While everyone uses their phones differently, there are some Android apps that every user should install. These include slick utilities like AirDroid that let you control your phone from a PC, and apps that let you block spam callers. Though not nearly as exciting as other apps, there’s another type that’s great to have around: a dictionary.
You might think of Dictionary.com as the best dictionary app, but there’s another solution worth looking at, too. Let’s jump into the latest version of Merriam-Webster’s Dictionary app for Android, which lets you take your words offline.
Download: Merriam-Webster’s Dictionary (Free) on the Google Play Store
Meet Mr. Webster
Once you’ve installed Webster’s app, you’ll be greeted with a clean interface. The home page holds the word of the day, which is a great way to increase your vocabulary bit by bit. Of course, being a dictionary, you’ll probably open the app to look up a specific word.
The Merriam-Webster dictionary for Android is actually quite good for quick lookups, if you can look past the ads that appear semifrequently
— Carl05.com (@Carl05tw) August 24, 2015
While a paper dictionary helps you find what you’re looking for with header text, the app will match your search query to similar words in the database. Typing “dinosaur,” for instance, also brings up “dinosaurs,” “dinosaurian”, and “duckbill dinosaur.” If you prefer not to type, you can also use the voice option to speak your query — great if you’re unsure of the spelling.
The actual pages are full of useful info. For most words, you’ll find quick definitions as well as full definitions. Webster also includes example sentences, origins, etymology, and spoken pronunciations. Tapping any word on a page will bring you to the dictionary entry for that word.
Not content to just be a dictionary, you can also switch between a dictionary page and thesaurus page for a word with one tap at the bottom of the screen.
Navigating the Dictionary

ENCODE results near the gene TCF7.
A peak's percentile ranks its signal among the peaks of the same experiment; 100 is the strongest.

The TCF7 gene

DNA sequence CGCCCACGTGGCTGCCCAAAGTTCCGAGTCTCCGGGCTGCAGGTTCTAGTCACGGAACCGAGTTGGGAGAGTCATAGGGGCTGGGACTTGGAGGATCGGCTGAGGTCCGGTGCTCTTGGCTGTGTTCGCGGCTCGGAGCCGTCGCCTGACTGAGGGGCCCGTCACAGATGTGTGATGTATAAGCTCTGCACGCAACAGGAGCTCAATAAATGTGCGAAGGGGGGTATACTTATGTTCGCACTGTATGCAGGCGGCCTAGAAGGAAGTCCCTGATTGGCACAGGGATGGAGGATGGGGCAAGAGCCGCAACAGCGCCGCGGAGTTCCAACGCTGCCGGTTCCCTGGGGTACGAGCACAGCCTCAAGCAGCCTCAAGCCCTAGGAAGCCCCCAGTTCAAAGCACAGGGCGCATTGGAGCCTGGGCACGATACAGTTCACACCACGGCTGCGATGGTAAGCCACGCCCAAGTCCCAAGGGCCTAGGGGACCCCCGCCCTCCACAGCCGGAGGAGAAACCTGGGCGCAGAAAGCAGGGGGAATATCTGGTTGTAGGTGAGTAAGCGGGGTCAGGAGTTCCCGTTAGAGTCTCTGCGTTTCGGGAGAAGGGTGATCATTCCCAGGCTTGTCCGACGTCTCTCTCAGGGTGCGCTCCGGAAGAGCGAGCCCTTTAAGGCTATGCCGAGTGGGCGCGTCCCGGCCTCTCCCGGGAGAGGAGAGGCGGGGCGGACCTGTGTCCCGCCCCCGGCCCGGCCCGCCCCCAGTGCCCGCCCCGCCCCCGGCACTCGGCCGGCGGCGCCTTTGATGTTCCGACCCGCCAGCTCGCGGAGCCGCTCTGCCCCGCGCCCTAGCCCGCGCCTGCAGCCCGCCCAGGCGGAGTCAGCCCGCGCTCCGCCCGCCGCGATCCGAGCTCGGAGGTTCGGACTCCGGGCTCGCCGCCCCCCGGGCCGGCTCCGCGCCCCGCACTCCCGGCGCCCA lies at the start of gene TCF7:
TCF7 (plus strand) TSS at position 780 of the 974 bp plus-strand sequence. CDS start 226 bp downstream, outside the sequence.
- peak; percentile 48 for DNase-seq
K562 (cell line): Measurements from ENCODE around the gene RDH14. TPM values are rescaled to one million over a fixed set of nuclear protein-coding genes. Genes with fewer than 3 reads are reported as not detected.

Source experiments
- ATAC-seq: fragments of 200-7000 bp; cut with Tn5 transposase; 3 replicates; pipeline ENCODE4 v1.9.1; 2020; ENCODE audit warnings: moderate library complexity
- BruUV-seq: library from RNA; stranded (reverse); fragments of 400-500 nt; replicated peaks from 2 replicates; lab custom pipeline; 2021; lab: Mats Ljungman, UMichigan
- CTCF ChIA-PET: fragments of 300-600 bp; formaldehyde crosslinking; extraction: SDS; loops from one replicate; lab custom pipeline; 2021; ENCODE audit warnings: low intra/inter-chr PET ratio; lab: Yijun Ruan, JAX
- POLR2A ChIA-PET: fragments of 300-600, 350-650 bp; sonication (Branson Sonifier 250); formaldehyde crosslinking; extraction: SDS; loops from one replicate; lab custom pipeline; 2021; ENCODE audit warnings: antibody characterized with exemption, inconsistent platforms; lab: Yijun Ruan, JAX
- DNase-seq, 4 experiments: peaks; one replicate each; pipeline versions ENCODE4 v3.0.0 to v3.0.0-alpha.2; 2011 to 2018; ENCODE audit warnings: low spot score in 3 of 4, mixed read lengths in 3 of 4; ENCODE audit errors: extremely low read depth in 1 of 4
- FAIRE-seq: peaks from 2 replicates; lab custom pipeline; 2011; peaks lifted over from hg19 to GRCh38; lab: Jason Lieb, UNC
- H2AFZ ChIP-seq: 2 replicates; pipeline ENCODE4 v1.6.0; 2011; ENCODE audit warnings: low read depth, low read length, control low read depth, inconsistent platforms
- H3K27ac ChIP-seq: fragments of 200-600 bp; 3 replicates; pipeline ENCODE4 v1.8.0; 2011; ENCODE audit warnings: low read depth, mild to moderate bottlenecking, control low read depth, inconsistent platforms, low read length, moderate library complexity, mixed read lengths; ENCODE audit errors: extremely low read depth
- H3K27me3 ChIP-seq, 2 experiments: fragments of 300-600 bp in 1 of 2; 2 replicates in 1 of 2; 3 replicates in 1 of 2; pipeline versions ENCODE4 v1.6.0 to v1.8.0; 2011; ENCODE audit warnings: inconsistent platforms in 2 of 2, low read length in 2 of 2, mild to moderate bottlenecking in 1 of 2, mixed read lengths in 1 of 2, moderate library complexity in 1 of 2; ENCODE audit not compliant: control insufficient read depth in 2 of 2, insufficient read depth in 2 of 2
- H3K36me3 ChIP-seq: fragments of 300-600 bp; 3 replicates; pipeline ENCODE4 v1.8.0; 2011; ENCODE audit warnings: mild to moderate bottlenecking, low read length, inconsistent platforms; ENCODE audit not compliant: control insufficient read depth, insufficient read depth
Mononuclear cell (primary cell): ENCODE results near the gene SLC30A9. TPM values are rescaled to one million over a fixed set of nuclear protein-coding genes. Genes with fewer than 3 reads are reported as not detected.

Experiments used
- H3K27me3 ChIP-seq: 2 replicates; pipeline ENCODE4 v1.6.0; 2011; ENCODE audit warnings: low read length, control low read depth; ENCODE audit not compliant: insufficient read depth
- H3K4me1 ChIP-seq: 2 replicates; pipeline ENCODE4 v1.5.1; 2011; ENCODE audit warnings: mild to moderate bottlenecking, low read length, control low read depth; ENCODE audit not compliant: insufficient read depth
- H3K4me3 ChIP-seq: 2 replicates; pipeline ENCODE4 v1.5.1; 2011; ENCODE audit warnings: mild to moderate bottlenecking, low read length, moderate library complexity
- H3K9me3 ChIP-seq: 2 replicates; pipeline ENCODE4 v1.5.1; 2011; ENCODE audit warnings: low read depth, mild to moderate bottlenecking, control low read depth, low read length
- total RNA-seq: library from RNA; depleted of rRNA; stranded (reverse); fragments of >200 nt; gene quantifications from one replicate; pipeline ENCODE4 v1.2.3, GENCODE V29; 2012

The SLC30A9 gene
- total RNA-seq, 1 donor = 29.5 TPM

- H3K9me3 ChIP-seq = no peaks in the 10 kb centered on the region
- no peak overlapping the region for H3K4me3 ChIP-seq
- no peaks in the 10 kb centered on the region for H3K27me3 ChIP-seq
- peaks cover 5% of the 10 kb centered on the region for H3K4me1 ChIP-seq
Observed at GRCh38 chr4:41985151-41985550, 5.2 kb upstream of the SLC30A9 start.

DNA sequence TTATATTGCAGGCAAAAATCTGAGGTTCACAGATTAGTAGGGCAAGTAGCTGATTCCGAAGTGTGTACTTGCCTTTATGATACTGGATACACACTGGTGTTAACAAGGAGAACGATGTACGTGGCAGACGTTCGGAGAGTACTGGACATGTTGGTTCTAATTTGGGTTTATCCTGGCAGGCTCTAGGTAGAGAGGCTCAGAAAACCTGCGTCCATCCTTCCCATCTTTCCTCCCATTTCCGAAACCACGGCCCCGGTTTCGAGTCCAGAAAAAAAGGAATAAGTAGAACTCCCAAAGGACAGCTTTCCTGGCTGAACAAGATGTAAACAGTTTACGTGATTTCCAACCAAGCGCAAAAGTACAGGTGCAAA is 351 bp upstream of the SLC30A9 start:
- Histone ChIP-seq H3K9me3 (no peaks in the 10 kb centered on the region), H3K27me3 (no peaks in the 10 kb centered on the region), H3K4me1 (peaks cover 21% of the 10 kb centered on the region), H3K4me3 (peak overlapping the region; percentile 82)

Those who often get lost in an endless trail of links will enjoy the features Webster has in place to help you navigate. Once you’ve landed on a definition, the app keeps it as a sort of tab at the top of the screen. So, if you go to “fish” and then tap on “animal”, you can slide back to “fish” with a simple swipe to the left.
Additionally, the left slide-out menu has a Recent tab, where you can quickly jump back to anything you’ve looked at recently. The app also lets you remove items in this menu if you’d like to clean it up.
When you find a new word that you love, you can tap the Favorite heart icon to add it to your favorites. In the same slide-out menu, you can access your favorites at any time. This could be useful for learning new words or practicing ones you have trouble with.
If you’d like to get social with your dictionary usage, you can use the Share icon present on every word to send it out using any compatible app you have installed. Oddly, Webster’s app uses the iOS-style share icon instead of the Android one.
Language fanatics know that there’s no shortage of awesome word games on Android. However, Webster’s dictionary includes three games to help you work on your linguistics in just a minute or two.
The first is a vocabulary test, which tasks you with choosing the word closest in meaning to one that you’re presented with. Second is True or False, which asks you random trivia questions. Lastly, you can play Name that Thing, which shows you pictures that you must match with a description.
These games won’t win any awards for exciting gameplay or unique features, but they’re a valuable way to kill a few minutes while learning some new words.
Taking it Offline
These days, whether from Wi-Fi or mobile data, phones have a network connection most of the time. While accessing your dictionary in a dead zone probably won’t be your first priority in an emergency, it’s nice to have access to thousands of words in your pocket anytime. This also prevents you from using too much data when you’re out and about.
Thankfully, nearly all the app’s features work without a connection. Tested in airplane mode, the only items that didn’t work were voice typing, word pronunciation, and illustrations on word pages. Other than these restrictions, you have full access to the entire dictionary, and the games work offline too.
A Solid Dictionary Choice
The dictionary app on your phone probably won’t be your most-used app, but it’s still important to keep around. When you think about the amount of information contained in a dictionary, and how large they are physically, it’s pretty incredible that you can fit the entire thing into one app. In our testing, the app took up around 282 MB. This isn’t huge, but it’s another reason why you should avoid buying a tiny 16 GB phone.
Webster’s dictionary does include ads (both on-screen and overlaid), but you can remove them by purchasing the Premium edition for $3. This version also includes some extra content, so it’s a no-brainer for wordsmiths.
In case you didn’t know, the dictionary has been updated recently with technology terms. Check out ten tech words to know in case you spot them in your dictionary travels.
Have you tried Webster’s dictionary for Android, or do you prefer a different dictionary app? Talk to us about anything dictionary-related down in the comments!
Originally written by Erez Zukerman on August 18th, 2011.
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